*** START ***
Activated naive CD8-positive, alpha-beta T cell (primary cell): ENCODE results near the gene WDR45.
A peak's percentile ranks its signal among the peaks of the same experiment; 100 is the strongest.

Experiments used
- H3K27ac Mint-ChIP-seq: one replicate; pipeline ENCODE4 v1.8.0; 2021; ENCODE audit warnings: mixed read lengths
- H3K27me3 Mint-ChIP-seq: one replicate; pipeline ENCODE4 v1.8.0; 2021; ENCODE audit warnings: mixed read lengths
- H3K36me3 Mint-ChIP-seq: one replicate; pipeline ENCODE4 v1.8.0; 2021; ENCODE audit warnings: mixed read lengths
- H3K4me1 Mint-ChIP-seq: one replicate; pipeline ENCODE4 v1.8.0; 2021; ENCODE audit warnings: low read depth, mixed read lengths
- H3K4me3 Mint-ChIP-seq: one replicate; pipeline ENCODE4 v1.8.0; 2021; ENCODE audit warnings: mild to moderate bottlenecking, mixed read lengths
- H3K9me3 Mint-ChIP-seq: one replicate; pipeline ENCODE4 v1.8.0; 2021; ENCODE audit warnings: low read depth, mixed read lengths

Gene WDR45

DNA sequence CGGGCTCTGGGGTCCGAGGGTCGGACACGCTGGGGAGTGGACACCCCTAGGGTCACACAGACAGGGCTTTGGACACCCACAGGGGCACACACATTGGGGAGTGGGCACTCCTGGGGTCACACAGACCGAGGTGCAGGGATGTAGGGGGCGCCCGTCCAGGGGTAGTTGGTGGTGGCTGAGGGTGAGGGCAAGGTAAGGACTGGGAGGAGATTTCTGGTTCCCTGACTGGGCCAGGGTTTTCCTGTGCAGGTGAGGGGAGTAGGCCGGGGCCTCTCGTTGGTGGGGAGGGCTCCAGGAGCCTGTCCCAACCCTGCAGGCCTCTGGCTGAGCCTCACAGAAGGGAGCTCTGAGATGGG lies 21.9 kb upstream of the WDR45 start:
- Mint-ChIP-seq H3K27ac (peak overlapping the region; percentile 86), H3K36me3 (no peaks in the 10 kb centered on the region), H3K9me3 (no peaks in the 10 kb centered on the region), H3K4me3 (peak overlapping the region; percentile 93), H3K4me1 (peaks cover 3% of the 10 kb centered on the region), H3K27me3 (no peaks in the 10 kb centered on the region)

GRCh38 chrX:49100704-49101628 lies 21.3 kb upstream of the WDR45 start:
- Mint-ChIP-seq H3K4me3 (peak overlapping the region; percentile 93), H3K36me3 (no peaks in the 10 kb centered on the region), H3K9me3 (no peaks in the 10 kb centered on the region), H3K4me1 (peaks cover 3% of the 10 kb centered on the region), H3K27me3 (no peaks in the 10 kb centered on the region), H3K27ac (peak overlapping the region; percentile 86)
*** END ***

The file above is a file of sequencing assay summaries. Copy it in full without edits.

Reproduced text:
Activated naive CD8-positive, alpha-beta T cell (primary cell): ENCODE results near the gene WDR45.
A peak's percentile ranks its signal among the peaks of the same experiment; 100 is the strongest.

Experiments used
- H3K27ac Mint-ChIP-seq: one replicate; pipeline ENCODE4 v1.8.0; 2021; ENCODE audit warnings: mixed read lengths
- H3K27me3 Mint-ChIP-seq: one replicate; pipeline ENCODE4 v1.8.0; 2021; ENCODE audit warnings: mixed read lengths
- H3K36me3 Mint-ChIP-seq: one replicate; pipeline ENCODE4 v1.8.0; 2021; ENCODE audit warnings: mixed read lengths
- H3K4me1 Mint-ChIP-seq: one replicate; pipeline ENCODE4 v1.8.0; 2021; ENCODE audit warnings: low read depth, mixed read lengths
- H3K4me3 Mint-ChIP-seq: one replicate; pipeline ENCODE4 v1.8.0; 2021; ENCODE audit warnings: mild to moderate bottlenecking, mixed read lengths
- H3K9me3 Mint-ChIP-seq: one replicate; pipeline ENCODE4 v1.8.0; 2021; ENCODE audit warnings: low read depth, mixed read lengths

Gene WDR45

DNA sequence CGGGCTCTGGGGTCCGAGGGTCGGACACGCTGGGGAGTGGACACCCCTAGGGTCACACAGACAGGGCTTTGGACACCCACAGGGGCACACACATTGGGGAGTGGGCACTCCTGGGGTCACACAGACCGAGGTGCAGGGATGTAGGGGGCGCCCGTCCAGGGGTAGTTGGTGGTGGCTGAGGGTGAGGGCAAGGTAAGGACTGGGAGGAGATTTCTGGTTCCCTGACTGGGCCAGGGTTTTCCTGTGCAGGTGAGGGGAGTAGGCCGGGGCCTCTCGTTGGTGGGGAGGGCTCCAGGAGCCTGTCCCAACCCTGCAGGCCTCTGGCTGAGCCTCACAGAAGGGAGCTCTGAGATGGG lies 21.9 kb upstream of the WDR45 start:
- Mint-ChIP-seq H3K27ac (peak overlapping the region; percentile 86), H3K36me3 (no peaks in the 10 kb centered on the region), H3K9me3 (no peaks in the 10 kb centered on the region), H3K4me3 (peak overlapping the region; percentile 93), H3K4me1 (peaks cover 3% of the 10 kb centered on the region), H3K27me3 (no peaks in the 10 kb centered on the region)

GRCh38 chrX:49100704-49101628 lies 21.3 kb upstream of the WDR45 start:
- Mint-ChIP-seq H3K4me3 (peak overlapping the region; percentile 93), H3K36me3 (no peaks in the 10 kb centered on the region), H3K9me3 (no peaks in the 10 kb centered on the region), H3K4me1 (peaks cover 3% of the 10 kb centered on the region), H3K27me3 (no peaks in the 10 kb centered on the region), H3K27ac (peak overlapping the region; percentile 86)